I’m still perfecting my planting plan and hoping to get my seed orders off today. But before I got down to leafing through all that minuscule type, I decided to take my husband Mike and Rosa, the Mini Schnauzer, on a longer than normal morning walk. For the first time this week the early morning sky was blue and what clouds I could see, were puffy and white.
I had historical research in mind. I wanted to measure just how close we are to Oxford Street and thus how close our house is to old Roman London. I can report that we live exactly 600 Wendy-steps away. My guess is that’s approximately 1,500 Roman feet.
Oxford Street is one of the most ancient of the streets of London. In those days it was called the Via Trinobantina. It linked the West Gates of the Roman fort of Londoninium(situated in the modern day City of London) with the west country. So phalanxes of legions, Saxon traders, Roman dignitaries and commoners would all have trudged by. Perhaps even one of the emperors passed this way, with pomp and ceremony pulled in a chariot by nimble Italian horses? Several of them came to Britain to inspect their damp northern territory, though few of them remained here long.
The shops don’t open early on a Sunday morning, so for once we had almost the whole street to ourselves. It was possible to imagine what it must have been like, setting out for the West Country or South Wales along this route. I wondered if, in Roman times, it would have been this quiet.
Excavations at the nearby Crossrail site at Tottenham Court Road Station have provided new evidence of Roman settlement along Via Trinobantina. Even though we are a mile or two from Londinium’s Roman wall, it would not have been completely rural round here. I like to fancy that there were farms built close to the road, selling produce grown on the very plot we occupy and where I grow today. There is still a tradition of producing round here and selling on Oxford Street. Today it is the fashion shops that sell clothes made in our local rag-trade factories.
On these rare occasions when I find myself almost alone on Oxford Street, it is not so hard to imagine that local farmers might have set up stalls along the street, offering travellers vittles for their journey. This part of London might well have had market gardens. We are just south of Regent’s Park that even then was boggy and clayey ground. The park would have been useless for agriculture. It remained heavily forested until much later and because people left it alone it became a good hunting ground. But round where we live the London clay is lighter and mixed with river gravels and silt. Our lands would have been sheltered by the hills of Hampstead above us and the forest of Regents Park close by.
Springs, issuing from the escarpments of modern day Primrose Hill and Parliament Hill, criss-crossed our fertile land with streams that still exist in mysterious culverts beneath our streets. The eccentrically laid out Marylebone Lane twists and turns in order to follow the route of the Tyburn river. Fleet Street is said to have the River Fleet still coursing beneath its paving slabs. These rivers ran with some force as they raced down from the chalk and sandstone hills that surround the Thames Valley. Westminster is renowned for its artesian wells. Eros in Piccadilly Circus used to be fed by a naturally turbulent artesian fountain. When we excavated our own basement, a few years ago, we found an old well beneath the slab. Peering down into the brick chasm, we could see murky, muddy water only a few feet below the level of our basement floor.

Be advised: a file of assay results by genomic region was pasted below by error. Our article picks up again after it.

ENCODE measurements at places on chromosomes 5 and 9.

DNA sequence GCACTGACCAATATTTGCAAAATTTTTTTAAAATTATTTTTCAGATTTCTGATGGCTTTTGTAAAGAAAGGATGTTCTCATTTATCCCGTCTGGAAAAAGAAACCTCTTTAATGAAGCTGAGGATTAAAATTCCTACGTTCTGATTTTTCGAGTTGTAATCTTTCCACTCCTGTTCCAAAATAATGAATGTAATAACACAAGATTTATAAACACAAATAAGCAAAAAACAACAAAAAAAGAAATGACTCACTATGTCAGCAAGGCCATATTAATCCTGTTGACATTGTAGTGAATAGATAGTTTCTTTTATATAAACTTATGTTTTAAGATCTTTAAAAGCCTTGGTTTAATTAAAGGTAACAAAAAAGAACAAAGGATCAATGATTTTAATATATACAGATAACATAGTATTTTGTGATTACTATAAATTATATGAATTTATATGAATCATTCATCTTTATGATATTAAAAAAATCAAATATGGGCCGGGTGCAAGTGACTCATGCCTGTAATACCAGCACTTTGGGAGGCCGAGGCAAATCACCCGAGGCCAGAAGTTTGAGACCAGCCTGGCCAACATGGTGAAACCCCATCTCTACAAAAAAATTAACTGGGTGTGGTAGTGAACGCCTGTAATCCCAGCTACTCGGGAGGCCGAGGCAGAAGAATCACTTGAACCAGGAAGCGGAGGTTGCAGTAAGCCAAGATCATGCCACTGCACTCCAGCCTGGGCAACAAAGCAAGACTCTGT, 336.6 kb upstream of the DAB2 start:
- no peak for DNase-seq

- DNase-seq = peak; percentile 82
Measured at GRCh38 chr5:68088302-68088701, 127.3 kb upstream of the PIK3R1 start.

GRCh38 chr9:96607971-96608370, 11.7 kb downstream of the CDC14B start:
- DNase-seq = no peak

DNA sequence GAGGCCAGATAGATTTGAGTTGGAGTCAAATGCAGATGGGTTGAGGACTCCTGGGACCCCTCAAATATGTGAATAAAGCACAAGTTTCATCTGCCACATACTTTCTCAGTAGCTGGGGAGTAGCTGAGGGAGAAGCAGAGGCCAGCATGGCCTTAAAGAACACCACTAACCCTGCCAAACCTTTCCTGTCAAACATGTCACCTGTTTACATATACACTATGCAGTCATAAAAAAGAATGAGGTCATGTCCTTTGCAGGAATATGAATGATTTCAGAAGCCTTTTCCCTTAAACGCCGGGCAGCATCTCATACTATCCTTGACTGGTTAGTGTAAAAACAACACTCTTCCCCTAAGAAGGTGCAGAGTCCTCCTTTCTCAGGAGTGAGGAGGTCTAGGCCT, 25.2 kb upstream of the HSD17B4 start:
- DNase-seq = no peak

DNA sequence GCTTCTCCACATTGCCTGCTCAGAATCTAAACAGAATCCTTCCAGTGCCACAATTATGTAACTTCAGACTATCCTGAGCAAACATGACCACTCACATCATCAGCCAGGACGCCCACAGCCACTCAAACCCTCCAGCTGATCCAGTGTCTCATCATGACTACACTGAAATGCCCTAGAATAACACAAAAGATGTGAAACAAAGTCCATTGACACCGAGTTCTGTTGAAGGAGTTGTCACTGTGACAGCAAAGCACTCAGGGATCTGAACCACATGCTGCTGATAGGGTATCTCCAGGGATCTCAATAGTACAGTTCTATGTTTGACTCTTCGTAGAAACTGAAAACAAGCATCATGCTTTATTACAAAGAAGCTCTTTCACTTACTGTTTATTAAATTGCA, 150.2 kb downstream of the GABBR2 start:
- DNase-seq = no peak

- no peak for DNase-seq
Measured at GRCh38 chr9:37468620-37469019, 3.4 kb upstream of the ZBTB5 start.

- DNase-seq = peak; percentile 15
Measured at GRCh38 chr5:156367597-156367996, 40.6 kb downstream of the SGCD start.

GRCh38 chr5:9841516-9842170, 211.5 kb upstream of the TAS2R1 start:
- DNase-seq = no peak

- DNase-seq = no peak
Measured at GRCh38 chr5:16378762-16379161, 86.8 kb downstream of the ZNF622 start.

The Romans, who themselves imported the idea of the garden from Persia, are generally credited with bringing garden design to the British Isles. Excavations of Roman villas in Britain have revealed that the central courtyard or peristyle was planted with herbs, vegetables and sweet smelling flowers as abundant as any found in Rome. Italians still garden like this today, mixing edibles with flowers, making the most of any sheltered space they have.
In Rome the gardens of Lucullus were renowned. His villa, built just outside Rome, was legendary for the beauty of its extensive gardens and planted courtyards. Lucullus even has a strain of Swiss chard named after him, implying to me that his garden was as productive as it was decorative.
The Romans certainly had a refined taste in vegetables and many of the things we grow today were imported by them. For example, grapes and figs would have been commonly grown in Britain in those days, even as far north as Hadrian’s Wall. And many of our perennial herbs like rosemary would have been imported by Romans, as an indispensable garnish for meat dishes. The climate might have been a little bit more hospitable then. Where we live, the confluence of fertile alluvial soils, a ready water supply and sheltered fields, would have given a Roman market gardener just the right conditions in which to raise Mediterranean varieties that would tempt even the most homesick Roman Legionary.
And I’ve discovered that you can still get Lucullus’ chard. It is so vigorous that it has been awarded the RHS Award of Garden Merit. Now that has to be a definite for next summer. It is available from Thompson and Morgan. Lucullus chard is larger than the normal Swiss chard. It has a more elongated white stem that is cooked separately to the more delicate leaf parts.
I have been trying to concentrate on rather mundane seeds, like chards, kales, carrots and peas. These are all vegetables that Romans would have cultivated. But my mind keeps straying towards the more exotic grape vines, pomegranates and figs. If I were a Roman citizen of London it might takes weeks or months for precious seeds to be sent to me from south of the Alps. Today I can order anything and it will be with me in a few days’ time. I hope my walk, tripping back into history, will at least ensure that I value the extraordinary variety available to me today.